India’s top court has granted interim bail to a Muslim stand-up comedian who was jailed for more than a month over jokes he did not tell, but was “going to”.
The comedian, 30-year-old Munawar Faruqui, was arrested on January 1 following a complaint by the son of a politician from Prime Minister Narendra Modi’s governing Bharatiya Janata Party (BJP).
The complainant alleged Faruqui had made objectionable remarks about Hindu deities and the powerful home minister, Amit Shah, during a show at a cafe in Indore, a city in Madhya Pradesh state governed by Modi’s party.
Stand-up comedy has become hugely popular in recent years in India, where intentionally hurting religious sentiments is a criminal offence.
But Faruqui was arrested preemptively before his performance even began.
“Before he could even make the joke, before he could even really start the show, police came and dragged him away,” said Anshuman Shrivastava, Faruqui’s lawyer.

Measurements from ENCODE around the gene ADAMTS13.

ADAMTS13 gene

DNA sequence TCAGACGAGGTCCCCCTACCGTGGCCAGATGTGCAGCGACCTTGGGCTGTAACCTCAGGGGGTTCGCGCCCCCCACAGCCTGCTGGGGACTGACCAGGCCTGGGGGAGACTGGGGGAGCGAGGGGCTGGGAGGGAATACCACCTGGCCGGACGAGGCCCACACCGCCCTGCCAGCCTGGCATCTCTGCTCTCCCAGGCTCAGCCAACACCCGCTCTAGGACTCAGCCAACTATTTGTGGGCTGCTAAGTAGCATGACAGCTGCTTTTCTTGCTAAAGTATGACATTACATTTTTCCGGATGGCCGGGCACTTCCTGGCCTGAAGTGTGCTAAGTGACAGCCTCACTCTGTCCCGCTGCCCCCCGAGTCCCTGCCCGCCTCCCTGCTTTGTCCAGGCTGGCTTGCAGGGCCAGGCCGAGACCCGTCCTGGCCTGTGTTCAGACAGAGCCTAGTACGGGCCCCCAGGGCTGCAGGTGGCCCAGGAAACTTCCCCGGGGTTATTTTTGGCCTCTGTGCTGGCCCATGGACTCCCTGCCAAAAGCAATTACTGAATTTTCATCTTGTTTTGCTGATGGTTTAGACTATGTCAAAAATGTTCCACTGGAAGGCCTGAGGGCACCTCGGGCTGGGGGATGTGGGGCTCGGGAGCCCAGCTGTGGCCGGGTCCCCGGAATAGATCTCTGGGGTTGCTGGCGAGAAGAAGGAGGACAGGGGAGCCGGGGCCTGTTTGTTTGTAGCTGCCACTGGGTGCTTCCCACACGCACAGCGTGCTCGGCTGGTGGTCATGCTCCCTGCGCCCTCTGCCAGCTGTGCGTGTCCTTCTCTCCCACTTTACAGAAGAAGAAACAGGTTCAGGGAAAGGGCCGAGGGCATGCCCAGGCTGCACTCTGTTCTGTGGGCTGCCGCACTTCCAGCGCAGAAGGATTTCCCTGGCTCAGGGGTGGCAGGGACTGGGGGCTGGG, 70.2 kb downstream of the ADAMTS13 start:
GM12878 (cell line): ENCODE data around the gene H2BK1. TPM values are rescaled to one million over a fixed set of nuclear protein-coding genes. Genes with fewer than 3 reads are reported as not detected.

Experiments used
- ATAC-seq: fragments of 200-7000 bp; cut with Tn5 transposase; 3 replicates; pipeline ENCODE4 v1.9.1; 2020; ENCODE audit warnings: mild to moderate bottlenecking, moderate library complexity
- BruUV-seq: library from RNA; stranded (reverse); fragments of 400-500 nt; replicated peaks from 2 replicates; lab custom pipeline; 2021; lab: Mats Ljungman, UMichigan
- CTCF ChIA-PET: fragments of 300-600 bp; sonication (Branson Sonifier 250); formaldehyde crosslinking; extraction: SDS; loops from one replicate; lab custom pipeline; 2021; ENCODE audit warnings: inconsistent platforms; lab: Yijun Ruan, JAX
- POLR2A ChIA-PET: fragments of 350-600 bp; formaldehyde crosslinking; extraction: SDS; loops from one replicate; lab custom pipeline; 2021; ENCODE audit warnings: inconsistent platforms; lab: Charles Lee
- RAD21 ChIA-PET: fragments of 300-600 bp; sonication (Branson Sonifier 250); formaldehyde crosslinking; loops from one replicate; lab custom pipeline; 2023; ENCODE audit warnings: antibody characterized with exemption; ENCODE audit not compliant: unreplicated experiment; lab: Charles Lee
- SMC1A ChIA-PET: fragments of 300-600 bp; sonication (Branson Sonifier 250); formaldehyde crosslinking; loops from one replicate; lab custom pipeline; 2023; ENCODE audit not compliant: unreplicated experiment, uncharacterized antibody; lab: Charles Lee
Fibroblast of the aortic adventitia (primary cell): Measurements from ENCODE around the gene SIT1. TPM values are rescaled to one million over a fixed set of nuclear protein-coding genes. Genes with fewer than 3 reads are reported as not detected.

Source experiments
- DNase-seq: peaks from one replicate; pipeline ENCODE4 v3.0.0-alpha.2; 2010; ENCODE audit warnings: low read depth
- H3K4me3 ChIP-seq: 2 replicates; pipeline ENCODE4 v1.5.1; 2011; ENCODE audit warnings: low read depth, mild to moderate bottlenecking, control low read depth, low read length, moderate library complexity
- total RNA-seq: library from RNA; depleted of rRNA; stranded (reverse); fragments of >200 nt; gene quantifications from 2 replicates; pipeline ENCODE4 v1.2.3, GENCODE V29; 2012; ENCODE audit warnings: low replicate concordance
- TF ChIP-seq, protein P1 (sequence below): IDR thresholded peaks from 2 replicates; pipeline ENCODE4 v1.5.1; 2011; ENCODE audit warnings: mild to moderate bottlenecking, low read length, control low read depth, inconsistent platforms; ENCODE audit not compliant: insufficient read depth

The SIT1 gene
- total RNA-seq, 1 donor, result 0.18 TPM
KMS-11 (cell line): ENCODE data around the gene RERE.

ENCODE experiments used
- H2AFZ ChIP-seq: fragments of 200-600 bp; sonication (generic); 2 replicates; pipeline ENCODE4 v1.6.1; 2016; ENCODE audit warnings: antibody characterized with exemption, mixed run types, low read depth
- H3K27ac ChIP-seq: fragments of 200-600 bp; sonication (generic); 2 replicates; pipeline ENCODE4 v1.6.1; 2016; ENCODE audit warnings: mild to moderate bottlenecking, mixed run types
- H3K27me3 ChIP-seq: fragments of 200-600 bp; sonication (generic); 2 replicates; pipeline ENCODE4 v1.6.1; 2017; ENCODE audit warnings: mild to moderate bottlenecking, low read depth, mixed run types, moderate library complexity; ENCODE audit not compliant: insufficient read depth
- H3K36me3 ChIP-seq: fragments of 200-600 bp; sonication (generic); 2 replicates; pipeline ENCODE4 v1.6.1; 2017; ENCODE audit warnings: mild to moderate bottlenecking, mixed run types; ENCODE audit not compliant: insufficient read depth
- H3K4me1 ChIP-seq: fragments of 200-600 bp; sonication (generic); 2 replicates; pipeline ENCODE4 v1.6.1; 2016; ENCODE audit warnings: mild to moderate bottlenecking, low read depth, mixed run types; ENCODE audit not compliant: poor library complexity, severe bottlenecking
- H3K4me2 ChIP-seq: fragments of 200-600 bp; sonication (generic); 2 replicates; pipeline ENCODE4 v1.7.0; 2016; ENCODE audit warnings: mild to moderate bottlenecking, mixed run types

36 days of jail and 3 bail rejections by lower courts later, the SC has granted #MunawarFaruqui "interim" relief.
To clarify, his plea to quash the Indore FIR is still pending. So, the cases against him in UP and MP stand. @Article14live
— Kunal Purohit (@kunalpurohit) February 5, 2021
In his plea, Faruqui said police did not conduct investigations or collect any evidence before arresting him.
Indore police initially claimed “objectionable comments” were made against Hindu deities at the comedy event.
Later, the city’s superintendent of police, Vijay Khatri, told Article 14, an Indian news website, that Faruqui had not made the jokes during a performance but was “going to”.
On Friday, a Supreme Court bench said the allegations against Faruqui were vague and granted him interim bail after three lower courts refused to do so.
Faruqui was not immediately available for comment.
The ire of Hindu nationalist groups aligned with Modi’s party has also caught streaming platforms off guard. Many of their shows have faced boycott calls and legal cases.
Last month, creators of a show on Amazon’s streaming platform were charged with offending religious sentiments.